3. The body needs more to balance the body chemistry in some way.

4. The body needs more because today’s food is so deficient that even a proper diet and good eating habits do not provide enough of certain nutrients.

5. The body needs more because stress or other lifestyle factors deplete nutrients faster than they can be replaced.

6. As stated above, we may use a much higher dose temporarily to handle an acute situation such as an infection, an injury or perhaps some other acute or even chronic illness.




            In nature, most vitamins and foods are only D or dextro-rotary.  This gives them a certain spin.  When they are synthesized, however, this is very difficult to accomplish.  As a result, the resulting product usually contains both d and l forms of the substance.  You can usually tell this because synthetic vitamin E is labeled DL-alpha tocopherol.

            In most doctor’s experience, the natural vitamin E products are superior, although the synthetic will work to some degree.  Natural vitamin E is always made from food – usually either wheat germ oil or soy oil.

So, for example, vitamin E that is isolated from wheat germ oil or soybean oil is perfectly acceptable.  One need not consume the entire oil or the entire wheat or soy plant.  It is fine to isolate the vitamin E, as long as it is natural source.  Usually this is labeled as such.

            This does not mean the synthetic vitamin E does not work or is a drug.  This is not quite true.  However, it is not as effective and we don’t recommend it for this reason.

            Once again, however, the important point is that natural source for some nutrients is helpful, including vitamins D, E, and K, fish oil, flaxseed oil and mostly other oils.  This rotation problem does not affect the water-soluble nutrients or the minerals as much.




            While some food-based supplements are pure foods, many are not.  For example, a food-based chromium made from yeast is still an extract.  Even a food-based vitamin C is extracted or isolated from a plant such as the acerola cherry.

            In some cases, the entire food is served, but usually not.  So be careful with the word “isolated”, since it could apply to both food-based and synthesized or non food-based products.




This is the most common lie told by the food-based product companies.  As an example, synthesized vitamin C works excellently as an anti-oxidant.  It also helps rebuild tissue, chelate heavy metals and can perform hundreds of other functions in the body.

The same is true of synthesized  B-complex, isolated natural vitamin E, chelated minerals and others.  Please do not buy into this lie.




While true at time, in other cases the body is very capable of absorbing the synthesized or isolated nutrient such as vitamin B or vitamin C, even if no other food components are provided.

Also, we always recommend people take their specific recommended supplements with a meal and with a digestive aid as well.  Therefore, we feel that the absorption question is blown far out of any reasonable proportion.




All food supplements are toxic to a tiny degree.  So are all foods, for that matter.  In fact, isolated nutrients are less toxic than many food products, a fact that the food-based crowd often overlooks.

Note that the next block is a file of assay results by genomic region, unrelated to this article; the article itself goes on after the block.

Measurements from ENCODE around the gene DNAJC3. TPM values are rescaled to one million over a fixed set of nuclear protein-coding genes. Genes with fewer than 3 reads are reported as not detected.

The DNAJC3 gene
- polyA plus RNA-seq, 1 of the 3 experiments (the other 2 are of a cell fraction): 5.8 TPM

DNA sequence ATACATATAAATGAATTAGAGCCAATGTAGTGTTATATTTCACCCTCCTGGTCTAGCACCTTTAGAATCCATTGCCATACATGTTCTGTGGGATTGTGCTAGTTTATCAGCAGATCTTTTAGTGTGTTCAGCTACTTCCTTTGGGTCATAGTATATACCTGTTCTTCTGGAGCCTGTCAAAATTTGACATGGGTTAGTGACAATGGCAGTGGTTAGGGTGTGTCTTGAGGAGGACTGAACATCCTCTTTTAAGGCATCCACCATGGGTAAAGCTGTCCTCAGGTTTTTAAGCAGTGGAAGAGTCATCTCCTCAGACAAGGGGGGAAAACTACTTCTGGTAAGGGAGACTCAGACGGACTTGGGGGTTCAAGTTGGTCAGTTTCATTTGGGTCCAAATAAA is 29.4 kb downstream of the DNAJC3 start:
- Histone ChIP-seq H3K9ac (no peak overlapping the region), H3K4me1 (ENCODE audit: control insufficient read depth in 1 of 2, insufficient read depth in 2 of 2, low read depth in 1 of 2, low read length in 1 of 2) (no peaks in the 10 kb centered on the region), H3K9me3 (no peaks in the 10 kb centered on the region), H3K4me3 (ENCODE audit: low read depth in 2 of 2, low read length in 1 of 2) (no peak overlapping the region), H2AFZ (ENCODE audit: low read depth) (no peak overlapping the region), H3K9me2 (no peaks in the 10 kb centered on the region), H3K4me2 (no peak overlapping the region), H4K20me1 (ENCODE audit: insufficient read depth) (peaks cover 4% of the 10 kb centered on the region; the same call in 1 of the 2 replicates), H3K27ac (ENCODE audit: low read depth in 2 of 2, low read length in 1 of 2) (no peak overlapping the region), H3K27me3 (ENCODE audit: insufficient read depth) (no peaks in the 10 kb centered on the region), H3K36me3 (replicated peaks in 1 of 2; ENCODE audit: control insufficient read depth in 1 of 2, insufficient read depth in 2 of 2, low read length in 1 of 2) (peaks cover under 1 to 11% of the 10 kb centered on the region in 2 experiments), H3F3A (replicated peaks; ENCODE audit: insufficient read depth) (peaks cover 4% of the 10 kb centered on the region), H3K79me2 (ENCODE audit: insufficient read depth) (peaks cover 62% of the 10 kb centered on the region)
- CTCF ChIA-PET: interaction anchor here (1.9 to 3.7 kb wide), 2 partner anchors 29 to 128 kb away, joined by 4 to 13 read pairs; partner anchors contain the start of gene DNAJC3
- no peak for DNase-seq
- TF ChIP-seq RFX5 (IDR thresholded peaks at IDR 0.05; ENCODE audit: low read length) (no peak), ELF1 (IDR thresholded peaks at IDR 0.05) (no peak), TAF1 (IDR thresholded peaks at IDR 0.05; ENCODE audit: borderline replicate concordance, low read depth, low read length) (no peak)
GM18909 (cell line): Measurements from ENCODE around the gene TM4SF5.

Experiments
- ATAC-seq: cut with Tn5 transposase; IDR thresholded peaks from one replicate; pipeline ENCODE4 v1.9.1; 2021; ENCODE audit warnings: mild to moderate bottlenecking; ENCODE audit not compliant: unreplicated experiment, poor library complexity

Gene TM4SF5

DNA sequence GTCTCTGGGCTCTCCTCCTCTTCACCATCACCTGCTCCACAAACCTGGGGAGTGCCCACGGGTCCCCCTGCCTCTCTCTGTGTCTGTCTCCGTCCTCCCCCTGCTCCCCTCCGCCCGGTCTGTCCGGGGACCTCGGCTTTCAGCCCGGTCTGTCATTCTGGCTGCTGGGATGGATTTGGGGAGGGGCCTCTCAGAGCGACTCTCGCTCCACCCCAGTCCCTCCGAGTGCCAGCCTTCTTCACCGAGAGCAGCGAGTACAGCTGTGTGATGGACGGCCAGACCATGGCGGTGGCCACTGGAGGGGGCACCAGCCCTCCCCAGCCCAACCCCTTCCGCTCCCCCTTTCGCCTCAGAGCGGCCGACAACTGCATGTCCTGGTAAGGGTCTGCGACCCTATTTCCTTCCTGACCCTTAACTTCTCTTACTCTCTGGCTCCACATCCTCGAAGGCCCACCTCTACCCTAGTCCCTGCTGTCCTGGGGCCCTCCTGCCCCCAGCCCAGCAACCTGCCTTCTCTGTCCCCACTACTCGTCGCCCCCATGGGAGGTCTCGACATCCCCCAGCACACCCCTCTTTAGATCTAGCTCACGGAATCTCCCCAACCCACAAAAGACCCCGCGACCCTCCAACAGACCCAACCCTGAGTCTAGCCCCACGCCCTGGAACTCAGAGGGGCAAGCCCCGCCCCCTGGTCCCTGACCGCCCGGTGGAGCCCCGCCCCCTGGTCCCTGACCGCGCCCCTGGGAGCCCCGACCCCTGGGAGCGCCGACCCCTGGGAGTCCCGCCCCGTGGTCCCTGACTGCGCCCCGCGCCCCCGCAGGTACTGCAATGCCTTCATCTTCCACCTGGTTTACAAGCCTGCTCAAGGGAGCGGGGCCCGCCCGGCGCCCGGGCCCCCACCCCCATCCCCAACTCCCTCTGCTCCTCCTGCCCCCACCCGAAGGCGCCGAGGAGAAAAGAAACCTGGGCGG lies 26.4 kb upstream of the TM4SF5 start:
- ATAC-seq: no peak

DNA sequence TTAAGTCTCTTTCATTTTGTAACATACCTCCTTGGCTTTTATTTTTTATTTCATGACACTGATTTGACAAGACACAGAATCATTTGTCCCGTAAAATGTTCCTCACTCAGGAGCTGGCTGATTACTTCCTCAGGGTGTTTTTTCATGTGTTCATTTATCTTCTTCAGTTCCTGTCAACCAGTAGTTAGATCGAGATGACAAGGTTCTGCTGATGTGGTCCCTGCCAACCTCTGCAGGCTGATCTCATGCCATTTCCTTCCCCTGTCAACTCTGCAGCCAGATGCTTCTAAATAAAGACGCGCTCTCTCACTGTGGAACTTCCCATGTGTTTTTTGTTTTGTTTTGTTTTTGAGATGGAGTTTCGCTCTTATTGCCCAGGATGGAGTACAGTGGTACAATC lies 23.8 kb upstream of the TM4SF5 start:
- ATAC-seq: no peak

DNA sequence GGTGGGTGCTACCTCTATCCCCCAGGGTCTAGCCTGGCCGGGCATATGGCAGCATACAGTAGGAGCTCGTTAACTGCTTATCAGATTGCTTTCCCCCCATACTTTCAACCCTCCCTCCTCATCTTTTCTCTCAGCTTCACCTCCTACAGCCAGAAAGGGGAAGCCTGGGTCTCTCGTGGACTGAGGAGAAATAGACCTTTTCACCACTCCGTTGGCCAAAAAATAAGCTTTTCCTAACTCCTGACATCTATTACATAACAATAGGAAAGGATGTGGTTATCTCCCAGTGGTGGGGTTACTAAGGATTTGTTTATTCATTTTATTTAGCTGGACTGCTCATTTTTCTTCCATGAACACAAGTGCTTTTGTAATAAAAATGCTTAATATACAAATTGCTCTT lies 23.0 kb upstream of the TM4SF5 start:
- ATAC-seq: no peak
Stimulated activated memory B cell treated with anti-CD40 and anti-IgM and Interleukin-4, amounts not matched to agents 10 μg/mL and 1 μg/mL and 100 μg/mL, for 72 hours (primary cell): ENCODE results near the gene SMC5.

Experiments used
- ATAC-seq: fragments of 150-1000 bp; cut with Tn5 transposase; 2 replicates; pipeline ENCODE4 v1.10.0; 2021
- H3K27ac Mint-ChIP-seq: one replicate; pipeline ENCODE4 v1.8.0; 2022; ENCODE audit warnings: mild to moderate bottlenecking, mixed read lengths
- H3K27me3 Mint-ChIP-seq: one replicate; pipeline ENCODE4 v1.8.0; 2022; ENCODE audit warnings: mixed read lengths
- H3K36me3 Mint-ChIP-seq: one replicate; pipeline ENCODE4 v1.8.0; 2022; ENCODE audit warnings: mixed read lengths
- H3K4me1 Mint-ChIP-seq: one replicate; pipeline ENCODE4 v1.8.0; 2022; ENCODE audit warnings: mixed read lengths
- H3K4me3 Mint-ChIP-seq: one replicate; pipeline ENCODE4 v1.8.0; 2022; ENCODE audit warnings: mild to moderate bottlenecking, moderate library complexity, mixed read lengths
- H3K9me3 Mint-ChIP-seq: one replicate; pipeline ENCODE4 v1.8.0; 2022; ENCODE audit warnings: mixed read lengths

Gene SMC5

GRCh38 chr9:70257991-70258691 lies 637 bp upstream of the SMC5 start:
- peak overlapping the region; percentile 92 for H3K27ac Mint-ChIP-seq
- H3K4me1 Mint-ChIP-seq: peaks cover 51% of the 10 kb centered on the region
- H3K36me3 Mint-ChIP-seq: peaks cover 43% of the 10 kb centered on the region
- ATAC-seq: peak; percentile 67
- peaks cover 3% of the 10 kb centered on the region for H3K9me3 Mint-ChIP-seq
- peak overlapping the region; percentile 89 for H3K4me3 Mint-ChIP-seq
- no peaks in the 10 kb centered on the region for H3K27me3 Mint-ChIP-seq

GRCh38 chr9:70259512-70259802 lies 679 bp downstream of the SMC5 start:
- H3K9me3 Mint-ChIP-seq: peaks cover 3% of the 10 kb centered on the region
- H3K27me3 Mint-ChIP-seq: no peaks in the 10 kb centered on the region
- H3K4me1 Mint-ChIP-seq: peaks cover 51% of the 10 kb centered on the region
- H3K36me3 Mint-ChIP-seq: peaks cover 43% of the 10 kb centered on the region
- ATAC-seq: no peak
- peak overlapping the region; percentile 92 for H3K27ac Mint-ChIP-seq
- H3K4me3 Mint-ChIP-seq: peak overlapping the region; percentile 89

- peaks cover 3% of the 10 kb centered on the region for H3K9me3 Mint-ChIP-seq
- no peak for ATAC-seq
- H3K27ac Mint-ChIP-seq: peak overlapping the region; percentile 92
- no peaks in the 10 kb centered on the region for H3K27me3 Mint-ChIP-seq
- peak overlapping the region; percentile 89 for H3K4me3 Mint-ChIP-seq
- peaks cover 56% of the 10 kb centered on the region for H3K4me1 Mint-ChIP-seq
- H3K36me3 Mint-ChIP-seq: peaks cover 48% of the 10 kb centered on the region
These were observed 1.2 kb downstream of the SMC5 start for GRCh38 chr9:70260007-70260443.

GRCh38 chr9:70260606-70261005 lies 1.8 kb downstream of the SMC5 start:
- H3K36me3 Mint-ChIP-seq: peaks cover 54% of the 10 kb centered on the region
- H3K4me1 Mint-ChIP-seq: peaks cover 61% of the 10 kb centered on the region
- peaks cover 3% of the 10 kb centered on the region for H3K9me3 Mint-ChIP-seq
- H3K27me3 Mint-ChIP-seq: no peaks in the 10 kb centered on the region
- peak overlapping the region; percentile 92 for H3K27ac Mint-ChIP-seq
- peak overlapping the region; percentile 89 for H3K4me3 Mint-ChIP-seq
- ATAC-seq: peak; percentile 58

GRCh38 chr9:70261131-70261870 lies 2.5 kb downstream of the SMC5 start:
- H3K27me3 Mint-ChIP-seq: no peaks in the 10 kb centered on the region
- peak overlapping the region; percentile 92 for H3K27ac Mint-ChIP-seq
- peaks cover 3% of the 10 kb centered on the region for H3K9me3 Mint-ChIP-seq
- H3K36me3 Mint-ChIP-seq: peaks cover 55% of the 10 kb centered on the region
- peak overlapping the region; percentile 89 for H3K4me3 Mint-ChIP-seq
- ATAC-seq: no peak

For example, a prominent food-based vitamin company that sells to many chiropractors claims their products are quite superior to all others.  However, they put oat flour in most of the tablets, perhaps as a binding agent or filler, though I am not sure. 

The problem is that many people are sensitive to all gluten-containing foods and products.  As a result, these “pure”, food-based products are causing severe reactions, while the so-called isolated, synthesized  nutrient products work far better for the sensitive people.

I have found that people vary in their tolerance to all supplements, as well as to foods.  To say that one is better than another is always a generalization that is untrue.




The food-based vitamin companies also widely advertise that their products are superior because they contain synergetic factors.  This is also a specious argument in most cases.

In most cases, it is simply not true.  In other words, if we desire to give zinc, we don’t need a copper supplement with it or a manganese supplement or some vitamins with it.  In fact, this often makes the product less effective and perhaps inappropriate. 

Vitamin C is another common example.  We do not need or even want bioflavinoids with it.  That just happens to be how nature packages vitamin C in some, but not all foods.




In fact, additives must be placed in most any tablet, in order to make it stick together.  It does not matter whether it is a food-based or synthesized product.

The food-based companies claim that their binder is “natural”. However, as mentioned in the section above, this is not always best for everyone.

Capsules are superior this way, though they must contain gelatin or a vegetable-based capsule material.  The best would be powders and liquids as they should not require extra ingredients.

Liquids, however, might spoil due to the moisture.  So whatever delivery method is used, one will need certain additives, perhaps, or have certain technological hurdles to overcome.  To say that one company’s products are superior because no chemical additives are used is nice but not necessarily accurate or beneficial.

Having said this, I deplore vitamin companies that add artificial coloring and other useless ingredients to their tablets.  This is reminiscent of the drug companies that add toxic metals and all sorts of useless additives to their products for looks, taste or even “feel”.




Another argument from food-based vitamin companies is that the dosages are too high in the synthesized products.  As a result, they say, the dosages are not as physiological.

However, on nutritional balancing programs, often higher dosages are needed.  They might not be physiological doses in healthy people, but many people today can only absorb 10% or less of their nutrients.  Therefore, they need 10 times as much, or perhaps even 100 times as much of a vitamin or mineral, especially at first, in order to become properly nourished.  Once the intestinal tract is restored to health, much less is needed, and often no supplements, or just a few are needed from time to time.

Low dose supplements therefore just require that we give many more tablets or capsules.  This is more expensive and more trouble as well.